The Mississippi Department of Revenue will begin collecting Mississippi sales taxes and local tourism taxes on rentals made through companies that allow people to advertise their private property for short-term lodging, The Daily Journal reported. Read the story here.
The Mississippi Department of Revenue was scheduled to release new license plates in October — as it does every five years. But the Legislature did not issue funds for the re-issue, The Sun Herald reported. Read the story here.
As part of a push to strengthen U.K.-U.S. ties and trade post-Brexit, The Clarion-Ledger and British news agencies report that Great Britain plans to open a U.S. branch of the Royal Commonwealth Society in Mississippi. Read the story here.
Lucy Janoush, instrumental in bringing GRAMMY Museum Mississippi to Cleveland, died Sunday, Sept. 17, 2017, at her home. Read her obituary in The Bolivar Bullet. Janoush received the Governor’s Arts Award Arts Patron in 2016. Read about her recent accomplishment on Mississippi Today:
Kathleen Wickham and Jerry Mitchell will engage in conversation about Wickham’s “We Believed We Were Immortal: Twelve Reporters Who Covered the 1962 Integration Crisis at Ole Miss” at Lemuria bookstore Sept. 21 at 5 p.m.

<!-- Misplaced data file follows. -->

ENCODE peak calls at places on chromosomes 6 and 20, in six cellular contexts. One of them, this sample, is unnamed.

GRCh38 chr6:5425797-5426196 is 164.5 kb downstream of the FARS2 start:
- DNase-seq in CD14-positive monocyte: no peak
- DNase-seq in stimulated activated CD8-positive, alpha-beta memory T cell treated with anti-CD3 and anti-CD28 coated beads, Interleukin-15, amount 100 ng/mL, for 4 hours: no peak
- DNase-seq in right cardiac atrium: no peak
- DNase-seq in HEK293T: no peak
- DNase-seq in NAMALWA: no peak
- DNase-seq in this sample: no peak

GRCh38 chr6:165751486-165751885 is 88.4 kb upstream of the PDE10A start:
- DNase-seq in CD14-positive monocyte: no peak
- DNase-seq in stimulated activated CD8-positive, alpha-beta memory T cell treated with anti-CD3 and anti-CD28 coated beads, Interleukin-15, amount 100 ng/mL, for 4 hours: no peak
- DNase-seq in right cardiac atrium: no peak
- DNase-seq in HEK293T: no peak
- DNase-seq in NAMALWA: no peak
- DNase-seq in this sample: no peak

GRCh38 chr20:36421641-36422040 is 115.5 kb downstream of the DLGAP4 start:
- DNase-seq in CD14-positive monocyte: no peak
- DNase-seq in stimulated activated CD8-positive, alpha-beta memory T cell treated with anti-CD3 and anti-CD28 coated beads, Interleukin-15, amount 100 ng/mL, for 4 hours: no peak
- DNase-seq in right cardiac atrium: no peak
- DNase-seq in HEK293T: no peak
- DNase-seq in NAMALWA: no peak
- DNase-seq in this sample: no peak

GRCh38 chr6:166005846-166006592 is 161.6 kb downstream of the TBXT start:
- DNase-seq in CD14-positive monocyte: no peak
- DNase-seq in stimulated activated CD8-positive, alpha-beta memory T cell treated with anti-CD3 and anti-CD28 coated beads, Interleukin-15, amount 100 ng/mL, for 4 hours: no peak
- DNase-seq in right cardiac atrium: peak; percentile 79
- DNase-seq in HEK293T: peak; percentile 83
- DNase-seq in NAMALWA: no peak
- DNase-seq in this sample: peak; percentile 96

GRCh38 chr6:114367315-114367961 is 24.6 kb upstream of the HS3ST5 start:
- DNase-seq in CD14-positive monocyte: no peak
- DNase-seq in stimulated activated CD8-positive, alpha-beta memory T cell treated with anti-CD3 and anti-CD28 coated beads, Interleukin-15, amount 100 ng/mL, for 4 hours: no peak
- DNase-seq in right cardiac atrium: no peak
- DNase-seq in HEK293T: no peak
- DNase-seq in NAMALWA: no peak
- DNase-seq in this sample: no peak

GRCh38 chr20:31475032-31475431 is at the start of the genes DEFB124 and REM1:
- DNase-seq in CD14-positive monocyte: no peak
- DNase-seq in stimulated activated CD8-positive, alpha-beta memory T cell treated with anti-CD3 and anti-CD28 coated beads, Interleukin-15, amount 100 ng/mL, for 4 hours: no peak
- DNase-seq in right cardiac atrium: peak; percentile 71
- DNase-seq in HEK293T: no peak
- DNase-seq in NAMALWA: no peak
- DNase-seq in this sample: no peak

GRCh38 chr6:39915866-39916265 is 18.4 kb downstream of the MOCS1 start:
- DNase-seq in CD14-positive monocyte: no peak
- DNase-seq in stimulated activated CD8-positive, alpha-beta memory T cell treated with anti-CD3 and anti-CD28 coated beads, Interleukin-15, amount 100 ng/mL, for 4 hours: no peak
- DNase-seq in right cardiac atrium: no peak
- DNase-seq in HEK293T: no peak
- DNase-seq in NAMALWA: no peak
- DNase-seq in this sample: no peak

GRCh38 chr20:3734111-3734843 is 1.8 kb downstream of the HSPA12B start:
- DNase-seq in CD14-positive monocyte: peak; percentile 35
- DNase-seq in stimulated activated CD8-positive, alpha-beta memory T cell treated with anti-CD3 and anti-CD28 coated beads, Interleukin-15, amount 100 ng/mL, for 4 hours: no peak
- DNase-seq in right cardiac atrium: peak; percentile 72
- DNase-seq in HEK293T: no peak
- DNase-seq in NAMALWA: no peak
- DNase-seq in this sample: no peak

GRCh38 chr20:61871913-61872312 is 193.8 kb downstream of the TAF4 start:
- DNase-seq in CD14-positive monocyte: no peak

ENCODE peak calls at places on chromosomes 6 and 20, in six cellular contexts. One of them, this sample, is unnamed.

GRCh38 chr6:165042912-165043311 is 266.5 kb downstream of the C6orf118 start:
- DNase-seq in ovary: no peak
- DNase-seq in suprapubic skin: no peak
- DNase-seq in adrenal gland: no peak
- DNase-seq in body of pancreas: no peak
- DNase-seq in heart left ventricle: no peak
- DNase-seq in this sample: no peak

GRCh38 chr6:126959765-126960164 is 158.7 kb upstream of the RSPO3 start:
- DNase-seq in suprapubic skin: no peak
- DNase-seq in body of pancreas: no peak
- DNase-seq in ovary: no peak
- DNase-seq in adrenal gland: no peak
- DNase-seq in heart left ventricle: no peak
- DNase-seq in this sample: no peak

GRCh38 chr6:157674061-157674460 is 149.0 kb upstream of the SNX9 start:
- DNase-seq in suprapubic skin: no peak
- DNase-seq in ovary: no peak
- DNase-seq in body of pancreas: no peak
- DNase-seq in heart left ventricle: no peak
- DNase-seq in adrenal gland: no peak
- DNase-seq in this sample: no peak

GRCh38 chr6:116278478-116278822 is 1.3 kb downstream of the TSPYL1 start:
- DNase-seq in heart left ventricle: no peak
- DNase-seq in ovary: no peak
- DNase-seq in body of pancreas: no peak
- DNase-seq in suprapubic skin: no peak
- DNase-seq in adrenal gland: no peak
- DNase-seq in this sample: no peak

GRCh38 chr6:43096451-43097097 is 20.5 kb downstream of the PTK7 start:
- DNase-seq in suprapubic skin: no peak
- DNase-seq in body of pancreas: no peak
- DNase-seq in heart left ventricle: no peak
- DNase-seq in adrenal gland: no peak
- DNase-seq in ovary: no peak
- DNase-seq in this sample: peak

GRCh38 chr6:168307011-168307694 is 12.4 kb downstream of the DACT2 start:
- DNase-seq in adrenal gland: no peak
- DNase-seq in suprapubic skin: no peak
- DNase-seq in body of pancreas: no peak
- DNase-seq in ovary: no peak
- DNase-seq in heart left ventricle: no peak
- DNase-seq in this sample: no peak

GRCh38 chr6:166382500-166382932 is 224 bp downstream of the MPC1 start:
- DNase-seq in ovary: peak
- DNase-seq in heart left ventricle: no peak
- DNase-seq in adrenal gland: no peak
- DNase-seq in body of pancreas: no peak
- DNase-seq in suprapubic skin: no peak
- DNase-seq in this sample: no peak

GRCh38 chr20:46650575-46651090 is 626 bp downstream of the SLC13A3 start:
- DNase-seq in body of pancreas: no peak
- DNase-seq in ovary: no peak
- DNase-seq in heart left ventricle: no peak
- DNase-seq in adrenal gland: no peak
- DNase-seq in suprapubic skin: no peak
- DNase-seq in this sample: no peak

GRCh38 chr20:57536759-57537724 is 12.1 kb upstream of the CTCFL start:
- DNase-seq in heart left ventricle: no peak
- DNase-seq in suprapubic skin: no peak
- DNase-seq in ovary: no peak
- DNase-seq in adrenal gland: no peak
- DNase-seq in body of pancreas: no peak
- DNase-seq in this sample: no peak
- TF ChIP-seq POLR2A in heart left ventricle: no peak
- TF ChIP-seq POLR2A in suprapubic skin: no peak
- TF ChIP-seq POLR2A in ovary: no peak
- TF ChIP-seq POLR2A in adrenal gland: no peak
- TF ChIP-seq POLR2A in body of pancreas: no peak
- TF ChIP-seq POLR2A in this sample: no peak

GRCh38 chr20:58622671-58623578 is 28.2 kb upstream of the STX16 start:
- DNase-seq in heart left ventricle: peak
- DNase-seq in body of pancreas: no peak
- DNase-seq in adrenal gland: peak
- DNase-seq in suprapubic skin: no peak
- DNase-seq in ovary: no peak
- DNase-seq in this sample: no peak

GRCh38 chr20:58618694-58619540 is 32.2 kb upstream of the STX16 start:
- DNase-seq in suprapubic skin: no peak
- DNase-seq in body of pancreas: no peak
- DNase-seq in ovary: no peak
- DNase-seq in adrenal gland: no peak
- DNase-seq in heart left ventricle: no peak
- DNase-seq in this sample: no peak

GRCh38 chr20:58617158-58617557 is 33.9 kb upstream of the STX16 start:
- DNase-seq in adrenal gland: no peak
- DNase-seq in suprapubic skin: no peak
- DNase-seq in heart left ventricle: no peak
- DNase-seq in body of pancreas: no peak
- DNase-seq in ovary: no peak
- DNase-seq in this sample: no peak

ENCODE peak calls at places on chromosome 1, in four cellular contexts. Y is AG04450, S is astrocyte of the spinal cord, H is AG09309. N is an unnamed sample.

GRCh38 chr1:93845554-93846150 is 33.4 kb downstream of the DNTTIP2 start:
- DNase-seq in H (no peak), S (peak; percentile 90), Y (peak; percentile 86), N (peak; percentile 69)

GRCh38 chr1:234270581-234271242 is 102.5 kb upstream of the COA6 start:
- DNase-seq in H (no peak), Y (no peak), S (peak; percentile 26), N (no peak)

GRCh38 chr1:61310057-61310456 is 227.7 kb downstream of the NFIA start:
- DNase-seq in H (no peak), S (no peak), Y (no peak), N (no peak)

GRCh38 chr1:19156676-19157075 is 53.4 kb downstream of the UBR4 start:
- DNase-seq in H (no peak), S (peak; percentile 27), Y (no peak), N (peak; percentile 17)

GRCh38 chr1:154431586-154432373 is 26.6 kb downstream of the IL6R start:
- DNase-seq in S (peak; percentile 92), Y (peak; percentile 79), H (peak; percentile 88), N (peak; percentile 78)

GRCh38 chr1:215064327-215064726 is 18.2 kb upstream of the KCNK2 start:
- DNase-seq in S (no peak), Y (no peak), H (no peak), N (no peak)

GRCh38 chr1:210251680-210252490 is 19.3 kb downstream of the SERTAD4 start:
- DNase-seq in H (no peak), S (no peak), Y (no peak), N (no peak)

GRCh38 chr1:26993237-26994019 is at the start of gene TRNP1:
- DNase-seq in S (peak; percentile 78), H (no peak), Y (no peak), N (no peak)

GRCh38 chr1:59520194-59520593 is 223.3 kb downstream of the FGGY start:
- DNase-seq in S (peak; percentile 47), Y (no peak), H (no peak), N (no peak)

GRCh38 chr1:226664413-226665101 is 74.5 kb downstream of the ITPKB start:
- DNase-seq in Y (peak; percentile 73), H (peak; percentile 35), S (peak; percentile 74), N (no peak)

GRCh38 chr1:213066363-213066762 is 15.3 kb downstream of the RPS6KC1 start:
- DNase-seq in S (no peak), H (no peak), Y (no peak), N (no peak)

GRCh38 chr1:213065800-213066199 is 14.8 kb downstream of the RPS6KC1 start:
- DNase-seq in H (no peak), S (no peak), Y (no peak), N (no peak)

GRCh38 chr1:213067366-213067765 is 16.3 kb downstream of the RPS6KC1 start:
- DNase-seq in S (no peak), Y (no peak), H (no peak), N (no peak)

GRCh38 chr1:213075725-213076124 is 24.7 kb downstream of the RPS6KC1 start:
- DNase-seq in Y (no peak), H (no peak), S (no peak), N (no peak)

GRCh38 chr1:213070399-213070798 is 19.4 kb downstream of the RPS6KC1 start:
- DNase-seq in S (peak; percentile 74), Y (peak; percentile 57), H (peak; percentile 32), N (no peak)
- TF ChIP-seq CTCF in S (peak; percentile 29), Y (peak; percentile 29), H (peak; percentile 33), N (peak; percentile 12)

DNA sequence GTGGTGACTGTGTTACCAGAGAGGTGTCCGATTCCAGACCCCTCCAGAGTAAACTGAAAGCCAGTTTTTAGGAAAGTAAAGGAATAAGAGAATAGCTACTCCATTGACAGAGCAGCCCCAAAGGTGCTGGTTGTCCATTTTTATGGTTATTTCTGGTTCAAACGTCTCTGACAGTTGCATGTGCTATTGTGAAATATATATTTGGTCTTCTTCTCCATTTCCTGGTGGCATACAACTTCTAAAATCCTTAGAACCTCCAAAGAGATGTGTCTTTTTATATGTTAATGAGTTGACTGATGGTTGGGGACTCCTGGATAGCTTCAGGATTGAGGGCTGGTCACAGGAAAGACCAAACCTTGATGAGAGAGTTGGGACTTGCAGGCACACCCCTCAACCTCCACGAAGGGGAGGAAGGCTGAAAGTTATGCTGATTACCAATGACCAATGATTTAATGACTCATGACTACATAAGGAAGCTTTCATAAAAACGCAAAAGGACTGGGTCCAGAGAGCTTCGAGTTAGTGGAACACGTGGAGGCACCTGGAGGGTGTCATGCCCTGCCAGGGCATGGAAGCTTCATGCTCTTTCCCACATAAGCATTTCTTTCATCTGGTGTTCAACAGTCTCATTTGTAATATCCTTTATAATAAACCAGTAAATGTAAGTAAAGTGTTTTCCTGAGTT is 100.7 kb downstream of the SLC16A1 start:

Read the Story from The Oxford Eagle Here. Read Mississippi Today’s coverage of the Mississippi Book Festival, where Wickham discussed her book on the Mississippi History panel:
Down in Mississippi (Up to No Good), the fourth and final single from the album Twice the Speed of Life, was written and recorded by country music group Sugarland in 2006. It was Sugarland’s only album as a trio, including Kristian Bush, Jennifer Nettles and Kristen Hall. Hall departed the group after Twice the Speed of Life. Sugarland performed Down in Mississippi at the 2006 CMT Music Awards and the Academy of Country Music Awards. The song spent 20 weeks on the Hot Country Songs chart and peaked at No.
The University of Mississippi School of Business Administration kicked off its centennial celebration Sept. 8 with a reception for faculty, staff and alumni at Holman Hall. In honor of the centennial, the UM Foundation has created the 1917 Order, a fund-raising effort to recruit faculty, provide scholarships and increase class offerings, among other initiatives. Membership begins with a gift of $25,000 or greater, with pledges scheduled over five years. Two additional events will continue the centennial celebration throughout the fall.
Thelma Houston, a singer and actress born in Leland, scored a massive international hit in 1977 with her Motown cover of Don’t Leave Me This Way. The song topped the soul singles chart and the Billboard Hot 100. More reflective of mid-’70s pop culture, Don’t Leave Me This Way was on a continuous audio loop in discos around the world. It was featured on the soundtrack of the movie Looking for Mr. Goodbar, starring Diane Keaton and Richard Gere, in 1977, and in the following year, Don’t Leave Me This Way won the award for Best R&B Vocal Performance, Female at the 20th Annual Grammy Awards. Houston continued to record music in the 1980s and ’90s.